However, when the substrate has a "transition", i.e. it is of non-uniform cross-section, such as when pipes of different diameters have been joined or two telephone cables have been spliced together, in which case the splice area is of greater diameter than the cables, a smooth wrapping is much more difficult to obtain. This smooth wrapping has previously been achieved by the use of narrow tape which is thin and either elastomeric or composed of low yield material, e.g. PVC, so that one edge may be stretched with respect to the other. Narrow tape, however, suffers from a number of disadvantages, in particular:
(1) in order to render it extensible, it is necessarily relatively weak,
(2) because of the narrowness there are many lap areas, and the leak paths, which are generally one-half the tape width, are thus short,
(3) for the above reasons, installation is craft sensitive.
In a first embodiment, the present invention provides a pleated heat-recoverable tape which comprises a heat-shrinkable polymeric strip with a plurality of generally transverse pleats therein.
In a second embodiment, this invention provides a method of manufacturing the tape of this invention, which comprises manufacturing a polymeric strip, cross-linking it, stretching and pleating it at a temperature above its softening point, and cooling it in the deformed condition.
In a third embodiment, this invention provides a method of covering a substrate, which comprises wrapping the tape of this invention around the substrate, securing the free end of the tape, and heating the tape to its recovery temperature to cause it to shrink and tightly cover the substrate.
FIG. 1 is an isometric view of an example of the tape of this invention showing the polymeric strip, adhesive layer, and thermochromic paint.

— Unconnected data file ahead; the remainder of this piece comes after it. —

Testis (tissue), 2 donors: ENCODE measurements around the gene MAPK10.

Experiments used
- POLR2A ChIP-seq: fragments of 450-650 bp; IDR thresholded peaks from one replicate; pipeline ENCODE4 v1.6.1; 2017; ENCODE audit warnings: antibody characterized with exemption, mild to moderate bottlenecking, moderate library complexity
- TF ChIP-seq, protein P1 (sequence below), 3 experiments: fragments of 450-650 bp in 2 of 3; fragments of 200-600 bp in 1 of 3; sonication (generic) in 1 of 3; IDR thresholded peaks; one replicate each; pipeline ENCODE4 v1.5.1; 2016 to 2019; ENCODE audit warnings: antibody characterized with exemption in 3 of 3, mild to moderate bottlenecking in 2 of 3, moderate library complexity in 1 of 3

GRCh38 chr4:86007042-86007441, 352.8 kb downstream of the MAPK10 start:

FIGS. 2 and 3 illustrate the method of using the tape to cover a substrate with a transition; FIG. 2 shows the tape wrapped around the substrate before recovery, and
FIG. 3 shows the tape and substrate after recovery.
The present invention provides a pleated heat-recoverable tape (preferably one which is shrinkable along its length without substantial change in its width) which comprises a heat-shrinkable polymeric strip with a plurality of generally transverse pleats therein.
The term pleat, as used in this application, has a broad meaning including, but not limited to, folds or creases which are doubled upon themselves, and which may be of any particular form; the word is intended to encompass any series of corrugations, folds, creases, or undulations by which a tape may be compacted into a smaller area than the surface area of its material. The term does not, however, include variation solely in the thickness of the material of the tape.
By a heat-recoverable article is herein meant an article which has been deformed from an original form in which it is dimensionally stable to the action of heat (apart from its normal thermal expansion) to a form in which it is dimensionally unstable to heat. Such an article will, when heated to a certain temperature known as the recovery temperature, recover or attempt to recover to its original dimensionally stable form. The original dimensionally heat-stable form may be a transient form in a continuous process in which, for example, an extruded tube is expanded, whilst hot, to a dimensionally heat-unstable form. More commonly, a preformed dimensionally heat stable article is deformed to a dimensionally heat unstable form in a separate stage.
Heat-recoverable articles are typically made from a polymer such as an olefinic polymer, for example polyethylene; a copolymer of ethylene with propylene, butene, vinyl acetate or ethyl arcylate; polyvinylchloride or polyvinylidene fluoride; which has been cross-linked, for example, chemically, or by irradiation with high energy electrons or -radiation. The tape of this invention will generally have a recovery temperature between about 60° C. and about 230° C., preferably between 85° C. and about 150° C.
By "shrinkable along its length with substantial change in its width" is meant that on recovery in the absence of external deforming forces, the width of the tape decreases by less than 25%, preferably by less than 10%, most preferably by less than 5%; and increases by less than 10%, preferably by less than 5%.
To enhance the covering provided by the tape, it may be made of a material which is self-adhesive at its recovery temperature. Polymer mixtures which possess this property include, for example, those disclosed in U.S. Pat. No. 4,001,065.